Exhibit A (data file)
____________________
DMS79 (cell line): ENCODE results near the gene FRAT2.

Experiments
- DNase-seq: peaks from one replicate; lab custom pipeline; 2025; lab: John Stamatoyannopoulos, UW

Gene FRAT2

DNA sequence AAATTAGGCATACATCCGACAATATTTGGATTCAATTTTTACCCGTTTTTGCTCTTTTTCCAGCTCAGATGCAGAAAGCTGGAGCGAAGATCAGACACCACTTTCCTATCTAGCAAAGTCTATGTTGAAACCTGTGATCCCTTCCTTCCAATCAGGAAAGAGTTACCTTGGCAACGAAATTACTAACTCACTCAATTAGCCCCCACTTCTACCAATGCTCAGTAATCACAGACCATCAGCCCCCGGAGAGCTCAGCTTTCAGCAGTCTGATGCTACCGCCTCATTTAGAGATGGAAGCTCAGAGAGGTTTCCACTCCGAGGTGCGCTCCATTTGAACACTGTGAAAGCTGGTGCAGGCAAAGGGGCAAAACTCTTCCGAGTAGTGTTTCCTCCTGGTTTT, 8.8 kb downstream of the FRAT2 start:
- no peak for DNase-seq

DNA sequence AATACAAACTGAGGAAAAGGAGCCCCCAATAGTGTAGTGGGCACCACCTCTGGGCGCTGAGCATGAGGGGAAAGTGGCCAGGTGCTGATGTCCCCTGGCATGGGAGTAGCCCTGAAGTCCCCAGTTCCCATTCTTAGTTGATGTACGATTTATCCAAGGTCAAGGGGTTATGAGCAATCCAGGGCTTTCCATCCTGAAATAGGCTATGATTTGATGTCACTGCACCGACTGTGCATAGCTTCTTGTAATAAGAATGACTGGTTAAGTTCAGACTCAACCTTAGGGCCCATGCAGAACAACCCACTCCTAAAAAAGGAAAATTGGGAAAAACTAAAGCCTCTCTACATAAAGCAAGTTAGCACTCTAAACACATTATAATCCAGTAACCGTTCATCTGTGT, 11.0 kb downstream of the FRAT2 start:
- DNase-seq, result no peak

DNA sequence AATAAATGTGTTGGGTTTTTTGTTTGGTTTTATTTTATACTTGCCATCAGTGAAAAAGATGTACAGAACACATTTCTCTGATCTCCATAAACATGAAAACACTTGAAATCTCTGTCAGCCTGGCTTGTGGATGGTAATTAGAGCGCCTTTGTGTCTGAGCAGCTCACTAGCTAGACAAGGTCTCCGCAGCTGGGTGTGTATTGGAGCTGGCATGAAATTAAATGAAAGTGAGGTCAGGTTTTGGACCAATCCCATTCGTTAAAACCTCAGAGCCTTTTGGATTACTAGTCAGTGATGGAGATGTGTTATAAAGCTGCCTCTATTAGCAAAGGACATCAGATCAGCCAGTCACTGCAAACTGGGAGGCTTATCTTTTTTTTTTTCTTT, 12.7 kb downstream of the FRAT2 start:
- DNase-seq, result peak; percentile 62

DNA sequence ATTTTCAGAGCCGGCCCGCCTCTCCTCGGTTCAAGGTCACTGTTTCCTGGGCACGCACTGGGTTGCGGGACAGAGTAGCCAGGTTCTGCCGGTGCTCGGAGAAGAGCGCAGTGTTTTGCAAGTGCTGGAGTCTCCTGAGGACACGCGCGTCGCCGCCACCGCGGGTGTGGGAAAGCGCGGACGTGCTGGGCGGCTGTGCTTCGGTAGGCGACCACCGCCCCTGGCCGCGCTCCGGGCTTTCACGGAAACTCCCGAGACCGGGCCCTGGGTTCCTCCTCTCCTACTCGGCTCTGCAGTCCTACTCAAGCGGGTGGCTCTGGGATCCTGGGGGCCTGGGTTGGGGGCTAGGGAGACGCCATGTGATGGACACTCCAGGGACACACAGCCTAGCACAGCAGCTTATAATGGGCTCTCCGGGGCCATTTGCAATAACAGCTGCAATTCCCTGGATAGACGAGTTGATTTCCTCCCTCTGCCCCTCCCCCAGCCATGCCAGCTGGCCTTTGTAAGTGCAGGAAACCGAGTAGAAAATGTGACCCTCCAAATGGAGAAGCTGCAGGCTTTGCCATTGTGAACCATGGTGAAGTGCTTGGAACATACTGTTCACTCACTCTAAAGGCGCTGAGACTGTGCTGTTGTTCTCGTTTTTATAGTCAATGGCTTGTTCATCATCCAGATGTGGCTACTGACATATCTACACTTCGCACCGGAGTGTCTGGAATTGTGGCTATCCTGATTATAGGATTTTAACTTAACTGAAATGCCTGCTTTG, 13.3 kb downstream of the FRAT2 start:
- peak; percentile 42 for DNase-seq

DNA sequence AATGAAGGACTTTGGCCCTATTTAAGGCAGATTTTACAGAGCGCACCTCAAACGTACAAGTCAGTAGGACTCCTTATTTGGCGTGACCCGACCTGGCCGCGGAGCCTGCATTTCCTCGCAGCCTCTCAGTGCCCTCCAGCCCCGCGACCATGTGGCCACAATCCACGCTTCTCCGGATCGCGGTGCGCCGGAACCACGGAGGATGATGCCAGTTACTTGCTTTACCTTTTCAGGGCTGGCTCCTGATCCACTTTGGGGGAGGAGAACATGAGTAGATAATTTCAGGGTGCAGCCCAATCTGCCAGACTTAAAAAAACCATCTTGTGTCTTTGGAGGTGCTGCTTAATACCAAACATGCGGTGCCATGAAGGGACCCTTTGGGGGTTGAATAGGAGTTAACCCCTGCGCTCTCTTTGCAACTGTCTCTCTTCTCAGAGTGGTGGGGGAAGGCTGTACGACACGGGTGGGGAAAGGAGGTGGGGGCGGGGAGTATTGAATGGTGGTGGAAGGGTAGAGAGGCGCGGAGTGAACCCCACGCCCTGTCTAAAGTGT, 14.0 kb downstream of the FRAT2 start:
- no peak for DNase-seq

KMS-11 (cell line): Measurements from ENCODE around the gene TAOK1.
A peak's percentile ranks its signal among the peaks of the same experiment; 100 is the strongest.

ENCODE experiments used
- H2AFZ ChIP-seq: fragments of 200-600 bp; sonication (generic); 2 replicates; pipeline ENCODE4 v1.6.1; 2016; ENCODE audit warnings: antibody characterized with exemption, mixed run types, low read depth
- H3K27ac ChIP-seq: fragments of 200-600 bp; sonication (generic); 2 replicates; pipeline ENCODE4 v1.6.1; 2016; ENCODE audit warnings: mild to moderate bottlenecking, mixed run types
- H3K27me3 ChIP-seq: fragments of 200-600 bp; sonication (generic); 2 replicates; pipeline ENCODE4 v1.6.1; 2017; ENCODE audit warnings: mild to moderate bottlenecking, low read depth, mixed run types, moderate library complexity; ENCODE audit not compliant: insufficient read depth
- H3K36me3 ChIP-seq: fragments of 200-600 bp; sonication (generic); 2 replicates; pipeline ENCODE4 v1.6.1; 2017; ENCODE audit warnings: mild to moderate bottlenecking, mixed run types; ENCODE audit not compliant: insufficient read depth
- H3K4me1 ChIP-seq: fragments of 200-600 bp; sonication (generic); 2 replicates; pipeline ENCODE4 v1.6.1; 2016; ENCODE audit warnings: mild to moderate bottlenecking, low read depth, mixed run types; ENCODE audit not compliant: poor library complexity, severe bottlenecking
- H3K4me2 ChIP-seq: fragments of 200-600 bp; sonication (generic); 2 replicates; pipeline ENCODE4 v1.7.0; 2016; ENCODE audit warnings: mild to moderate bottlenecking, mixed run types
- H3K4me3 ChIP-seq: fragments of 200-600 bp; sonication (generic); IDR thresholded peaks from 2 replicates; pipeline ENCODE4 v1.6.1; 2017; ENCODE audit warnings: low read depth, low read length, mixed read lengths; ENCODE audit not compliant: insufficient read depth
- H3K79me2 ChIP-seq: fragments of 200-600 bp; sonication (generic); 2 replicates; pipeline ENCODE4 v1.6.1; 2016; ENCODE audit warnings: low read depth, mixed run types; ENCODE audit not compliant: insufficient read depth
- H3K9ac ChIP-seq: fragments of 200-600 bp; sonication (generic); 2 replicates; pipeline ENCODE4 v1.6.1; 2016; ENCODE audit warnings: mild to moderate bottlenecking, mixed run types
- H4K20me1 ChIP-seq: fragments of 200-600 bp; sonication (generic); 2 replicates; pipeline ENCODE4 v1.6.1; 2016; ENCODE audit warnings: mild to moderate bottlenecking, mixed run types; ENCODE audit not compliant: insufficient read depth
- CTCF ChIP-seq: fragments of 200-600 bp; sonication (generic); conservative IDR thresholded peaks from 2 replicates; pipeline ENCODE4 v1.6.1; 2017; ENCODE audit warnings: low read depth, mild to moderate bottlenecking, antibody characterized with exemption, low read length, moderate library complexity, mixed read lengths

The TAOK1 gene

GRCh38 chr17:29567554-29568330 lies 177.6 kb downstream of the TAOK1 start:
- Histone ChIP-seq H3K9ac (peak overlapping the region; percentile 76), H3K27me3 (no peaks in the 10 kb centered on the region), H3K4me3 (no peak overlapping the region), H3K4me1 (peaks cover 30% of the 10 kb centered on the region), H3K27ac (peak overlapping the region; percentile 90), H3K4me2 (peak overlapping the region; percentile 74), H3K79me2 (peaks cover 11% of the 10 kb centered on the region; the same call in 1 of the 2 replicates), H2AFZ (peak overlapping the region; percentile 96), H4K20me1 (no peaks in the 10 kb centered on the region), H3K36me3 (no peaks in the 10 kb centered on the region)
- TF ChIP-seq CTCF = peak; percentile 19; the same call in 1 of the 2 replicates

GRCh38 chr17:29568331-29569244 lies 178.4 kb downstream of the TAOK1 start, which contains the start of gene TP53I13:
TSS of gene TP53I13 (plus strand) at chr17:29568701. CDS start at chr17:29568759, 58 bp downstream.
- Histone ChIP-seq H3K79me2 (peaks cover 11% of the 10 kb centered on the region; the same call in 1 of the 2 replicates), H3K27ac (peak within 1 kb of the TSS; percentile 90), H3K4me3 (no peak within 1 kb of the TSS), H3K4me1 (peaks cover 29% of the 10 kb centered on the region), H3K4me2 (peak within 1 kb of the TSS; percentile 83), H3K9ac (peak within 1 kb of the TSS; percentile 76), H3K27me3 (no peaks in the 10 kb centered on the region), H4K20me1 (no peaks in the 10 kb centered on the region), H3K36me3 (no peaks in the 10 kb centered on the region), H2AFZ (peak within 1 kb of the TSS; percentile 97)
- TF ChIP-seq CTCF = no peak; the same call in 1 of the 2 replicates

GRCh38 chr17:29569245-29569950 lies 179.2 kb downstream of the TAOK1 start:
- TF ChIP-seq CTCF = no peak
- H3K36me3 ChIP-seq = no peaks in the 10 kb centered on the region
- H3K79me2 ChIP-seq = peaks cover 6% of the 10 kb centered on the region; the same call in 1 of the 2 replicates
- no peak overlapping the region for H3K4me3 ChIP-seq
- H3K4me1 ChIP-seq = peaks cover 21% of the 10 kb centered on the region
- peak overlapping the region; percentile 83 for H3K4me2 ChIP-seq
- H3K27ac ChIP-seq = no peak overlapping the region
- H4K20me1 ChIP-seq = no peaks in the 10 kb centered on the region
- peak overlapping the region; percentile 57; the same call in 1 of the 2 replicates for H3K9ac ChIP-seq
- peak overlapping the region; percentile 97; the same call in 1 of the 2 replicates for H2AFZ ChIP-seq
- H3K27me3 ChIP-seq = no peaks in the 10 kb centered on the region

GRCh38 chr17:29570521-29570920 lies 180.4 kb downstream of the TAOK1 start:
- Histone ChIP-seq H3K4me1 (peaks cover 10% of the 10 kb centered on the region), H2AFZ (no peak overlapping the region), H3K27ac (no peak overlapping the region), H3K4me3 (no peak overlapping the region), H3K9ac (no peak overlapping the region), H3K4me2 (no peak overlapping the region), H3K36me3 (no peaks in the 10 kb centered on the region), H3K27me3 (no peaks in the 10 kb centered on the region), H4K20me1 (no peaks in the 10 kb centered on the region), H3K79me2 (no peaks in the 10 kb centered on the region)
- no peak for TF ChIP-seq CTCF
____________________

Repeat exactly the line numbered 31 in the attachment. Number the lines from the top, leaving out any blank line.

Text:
- Histone ChIP-seq H3K9ac (peak overlapping the region; percentile 76), H3K27me3 (no peaks in the 10 kb centered on the region), H3K4me3 (no peak overlapping the region), H3K4me1 (peaks cover 30% of the 10 kb centered on the region), H3K27ac (peak overlapping the region; percentile 90), H3K4me2 (peak overlapping the region; percentile 74), H3K79me2 (peaks cover 11% of the 10 kb centered on the region; the same call in 1 of the 2 replicates), H2AFZ (peak overlapping the region; percentile 96), H4K20me1 (no peaks in the 10 kb centered on the region), H3K36me3 (no peaks in the 10 kb centered on the region)